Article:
What seems to be an attempt to have a complete control over the internet, China has blocked Facebook-owned messaging app WhatsApp. This is another setback for social giant Facebook, whose flagship site was blocked in 2009 after the ethnic unrest.
People reported many forms of messages like video and voice messages sent from Beijing were all blocked and weren’t able to deliver without a virtual private network (VPN) on Wednesday. Earlier on Monday night, many WhatsApp users in China reported experiencing intermittent outages. Soon people started taking to social media to report about their audio and video clip being not delivered.
Soon people started taking to social media to report about their audio and video clip being not delivered.
WhatsApp only working properly in #China using VPNs. The Govt says it'll block all VPNs. Remember OlympicChina that seemed to be opening up?
— Stephen McDonell (@StephenMcDonell) July 18, 2017
The recent clampdowns come as China suppression on online platforms. However, WhatsApp has not made any comment on the temporary censorship. Beginning in late 2014, Facebook began an aggressive campaign to woo the Chinese government and get its main social network back into the country.
The Chinese govt has been vocal in calling for China to establish sovereignty online, and has set up a new internet regulator to consolidate controls over the web. The government has put strong emphasis on the law, which could serve as a watershed for how the internet is managed and foreign companies are monitored.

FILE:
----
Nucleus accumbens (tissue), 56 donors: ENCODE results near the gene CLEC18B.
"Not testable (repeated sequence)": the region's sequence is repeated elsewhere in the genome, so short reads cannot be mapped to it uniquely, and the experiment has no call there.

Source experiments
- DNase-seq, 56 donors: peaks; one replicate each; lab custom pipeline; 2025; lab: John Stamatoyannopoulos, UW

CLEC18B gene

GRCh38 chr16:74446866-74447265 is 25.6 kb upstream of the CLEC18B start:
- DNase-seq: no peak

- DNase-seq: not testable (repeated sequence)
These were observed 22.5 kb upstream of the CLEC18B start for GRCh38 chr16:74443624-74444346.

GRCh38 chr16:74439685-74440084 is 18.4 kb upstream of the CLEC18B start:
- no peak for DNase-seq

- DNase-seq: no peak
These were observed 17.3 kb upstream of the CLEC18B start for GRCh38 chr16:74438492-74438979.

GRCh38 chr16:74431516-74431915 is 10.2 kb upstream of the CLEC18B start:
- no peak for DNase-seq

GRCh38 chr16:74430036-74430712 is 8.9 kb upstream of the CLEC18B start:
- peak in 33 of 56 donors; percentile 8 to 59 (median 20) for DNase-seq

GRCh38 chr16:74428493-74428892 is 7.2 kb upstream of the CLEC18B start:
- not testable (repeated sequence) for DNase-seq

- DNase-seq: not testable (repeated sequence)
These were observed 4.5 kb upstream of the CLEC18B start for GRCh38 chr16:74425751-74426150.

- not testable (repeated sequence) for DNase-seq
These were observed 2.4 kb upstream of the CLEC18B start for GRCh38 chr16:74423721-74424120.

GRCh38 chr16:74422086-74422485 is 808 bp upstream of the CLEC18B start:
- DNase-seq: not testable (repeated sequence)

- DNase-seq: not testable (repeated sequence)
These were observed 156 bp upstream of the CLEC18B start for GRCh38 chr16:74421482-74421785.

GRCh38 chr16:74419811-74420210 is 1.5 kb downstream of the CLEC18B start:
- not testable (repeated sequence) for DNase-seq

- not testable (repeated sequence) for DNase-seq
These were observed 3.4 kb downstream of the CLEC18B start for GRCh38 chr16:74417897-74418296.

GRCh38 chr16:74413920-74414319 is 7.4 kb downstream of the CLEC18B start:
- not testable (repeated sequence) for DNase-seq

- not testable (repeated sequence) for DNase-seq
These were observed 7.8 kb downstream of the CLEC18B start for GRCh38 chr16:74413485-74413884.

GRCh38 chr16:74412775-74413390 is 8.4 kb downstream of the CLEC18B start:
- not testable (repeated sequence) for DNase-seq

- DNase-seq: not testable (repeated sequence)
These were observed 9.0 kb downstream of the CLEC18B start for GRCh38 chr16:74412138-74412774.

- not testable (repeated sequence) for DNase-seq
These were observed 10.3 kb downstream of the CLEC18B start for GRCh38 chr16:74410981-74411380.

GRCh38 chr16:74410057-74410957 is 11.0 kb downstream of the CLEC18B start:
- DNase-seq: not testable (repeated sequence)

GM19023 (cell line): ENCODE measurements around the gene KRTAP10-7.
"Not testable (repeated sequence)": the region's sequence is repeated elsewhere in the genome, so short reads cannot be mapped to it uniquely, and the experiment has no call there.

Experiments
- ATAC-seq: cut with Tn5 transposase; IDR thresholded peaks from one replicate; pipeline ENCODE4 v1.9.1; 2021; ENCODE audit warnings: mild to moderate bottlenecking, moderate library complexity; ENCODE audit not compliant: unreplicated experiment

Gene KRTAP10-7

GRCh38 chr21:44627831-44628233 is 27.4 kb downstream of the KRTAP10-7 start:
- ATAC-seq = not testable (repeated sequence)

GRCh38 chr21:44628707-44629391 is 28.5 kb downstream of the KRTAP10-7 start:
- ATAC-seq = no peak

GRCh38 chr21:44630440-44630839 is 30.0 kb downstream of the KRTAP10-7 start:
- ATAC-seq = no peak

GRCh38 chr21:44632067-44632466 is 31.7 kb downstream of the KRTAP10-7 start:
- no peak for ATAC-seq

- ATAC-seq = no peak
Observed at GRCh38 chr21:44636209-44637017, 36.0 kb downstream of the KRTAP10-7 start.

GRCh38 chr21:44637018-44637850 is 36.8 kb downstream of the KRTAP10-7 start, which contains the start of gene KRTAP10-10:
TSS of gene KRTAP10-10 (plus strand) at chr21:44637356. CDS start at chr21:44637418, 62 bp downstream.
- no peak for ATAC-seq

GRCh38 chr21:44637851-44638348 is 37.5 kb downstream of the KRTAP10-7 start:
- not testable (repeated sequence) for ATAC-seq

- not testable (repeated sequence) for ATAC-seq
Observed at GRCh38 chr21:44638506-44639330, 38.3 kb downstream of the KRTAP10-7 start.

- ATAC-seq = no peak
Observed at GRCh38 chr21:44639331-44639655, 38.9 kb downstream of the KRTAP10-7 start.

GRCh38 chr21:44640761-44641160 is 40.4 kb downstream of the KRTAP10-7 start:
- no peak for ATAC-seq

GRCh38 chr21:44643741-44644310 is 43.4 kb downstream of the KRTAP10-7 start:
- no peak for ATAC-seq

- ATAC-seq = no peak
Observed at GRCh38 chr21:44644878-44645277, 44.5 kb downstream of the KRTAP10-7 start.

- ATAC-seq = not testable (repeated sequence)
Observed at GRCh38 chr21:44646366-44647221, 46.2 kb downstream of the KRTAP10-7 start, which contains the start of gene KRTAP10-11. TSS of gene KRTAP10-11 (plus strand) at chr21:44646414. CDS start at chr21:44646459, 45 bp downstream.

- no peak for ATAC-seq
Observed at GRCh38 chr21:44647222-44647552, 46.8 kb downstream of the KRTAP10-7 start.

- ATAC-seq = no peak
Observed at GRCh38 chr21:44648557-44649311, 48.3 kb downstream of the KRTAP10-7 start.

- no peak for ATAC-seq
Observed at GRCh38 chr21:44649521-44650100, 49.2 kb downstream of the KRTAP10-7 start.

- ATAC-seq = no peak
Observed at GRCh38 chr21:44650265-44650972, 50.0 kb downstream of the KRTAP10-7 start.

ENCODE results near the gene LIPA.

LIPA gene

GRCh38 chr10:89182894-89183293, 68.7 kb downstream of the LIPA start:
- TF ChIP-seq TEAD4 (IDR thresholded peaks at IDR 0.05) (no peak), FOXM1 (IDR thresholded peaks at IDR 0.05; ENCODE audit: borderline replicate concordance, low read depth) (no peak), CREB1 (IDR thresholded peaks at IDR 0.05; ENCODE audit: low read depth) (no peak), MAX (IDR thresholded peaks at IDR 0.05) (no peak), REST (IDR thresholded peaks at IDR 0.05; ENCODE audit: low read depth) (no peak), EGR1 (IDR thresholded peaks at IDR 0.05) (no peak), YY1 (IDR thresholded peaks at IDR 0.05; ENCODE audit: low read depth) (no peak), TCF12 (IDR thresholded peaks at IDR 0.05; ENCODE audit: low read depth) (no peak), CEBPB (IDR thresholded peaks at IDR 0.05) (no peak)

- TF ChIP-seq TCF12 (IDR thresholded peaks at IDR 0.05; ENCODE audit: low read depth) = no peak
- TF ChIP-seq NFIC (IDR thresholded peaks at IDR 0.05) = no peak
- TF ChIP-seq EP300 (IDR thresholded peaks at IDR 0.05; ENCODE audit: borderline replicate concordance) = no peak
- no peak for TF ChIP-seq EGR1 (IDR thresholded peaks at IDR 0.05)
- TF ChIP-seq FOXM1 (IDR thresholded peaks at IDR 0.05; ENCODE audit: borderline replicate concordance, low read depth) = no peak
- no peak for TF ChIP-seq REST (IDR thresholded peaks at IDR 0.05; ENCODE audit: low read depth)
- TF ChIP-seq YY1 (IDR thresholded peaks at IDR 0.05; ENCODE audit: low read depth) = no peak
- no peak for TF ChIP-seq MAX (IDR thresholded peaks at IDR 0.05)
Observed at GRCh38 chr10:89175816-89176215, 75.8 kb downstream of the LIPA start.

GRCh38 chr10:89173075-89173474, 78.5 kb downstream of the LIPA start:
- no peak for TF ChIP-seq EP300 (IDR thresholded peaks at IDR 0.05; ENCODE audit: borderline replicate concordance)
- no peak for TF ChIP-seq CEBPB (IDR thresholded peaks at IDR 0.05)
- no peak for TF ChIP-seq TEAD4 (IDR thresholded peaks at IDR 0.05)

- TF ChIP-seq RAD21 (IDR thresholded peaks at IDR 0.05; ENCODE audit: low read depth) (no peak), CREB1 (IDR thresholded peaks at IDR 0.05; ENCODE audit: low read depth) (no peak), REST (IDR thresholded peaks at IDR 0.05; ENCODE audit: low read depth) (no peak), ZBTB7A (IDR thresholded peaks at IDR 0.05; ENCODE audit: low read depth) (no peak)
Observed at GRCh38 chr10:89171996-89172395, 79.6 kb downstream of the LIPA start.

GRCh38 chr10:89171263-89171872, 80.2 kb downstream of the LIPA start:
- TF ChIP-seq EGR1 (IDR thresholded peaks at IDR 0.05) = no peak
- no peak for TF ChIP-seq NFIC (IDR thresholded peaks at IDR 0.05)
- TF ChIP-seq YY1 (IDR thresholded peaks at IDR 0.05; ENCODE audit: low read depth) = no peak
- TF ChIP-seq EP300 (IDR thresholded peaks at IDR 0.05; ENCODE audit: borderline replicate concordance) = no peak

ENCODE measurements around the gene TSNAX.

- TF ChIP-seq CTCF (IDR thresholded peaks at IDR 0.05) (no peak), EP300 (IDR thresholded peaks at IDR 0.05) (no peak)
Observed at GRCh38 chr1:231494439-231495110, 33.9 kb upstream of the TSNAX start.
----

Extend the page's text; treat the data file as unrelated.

China’s telecom regulator said it would ban unauthorized VPNs starting in February 2018. Recently, a number of virtual private networks, tools that allow users in China to access the broader internet around the world had been removed from app stores or shut down.
The development has also left many Western firms uncertain about their future. However, people from the business quarter in China raised concern over the excess censorship by the govt.
WhatsApp has more than a billion monthly active users globally. Globally popular WhatsApp is second player in China as home-grown WeChat dominates the market. Even WhatsApp messages are encrypted and seamlessly help in communicating with its neighbouring countries, WeChat is unencrypted and highly censored.
Most of the apps and online services are subject to censorship and in tune to help its home-grown businesses like Alibaba, Tencent and WeChat.
Meanwhile, a person in know of recent censorship on condition of anonymity said, the move is to help home-grown chat service WeChat as the blocking will force people to use it.
China was globally criticised for heavy censorship when Nobel Peace Prize-winner Liu Xiaobo died. China blocked social media posts and even private messages and group chats about the death of Chinese dissident Liu Xiaobo.
Facebook and Instagram, Youtube, Twitter, Google and Gmail are all blocked in China. A large number of websites are blocked by the Great Firewall. The only way to access them is with a VPN.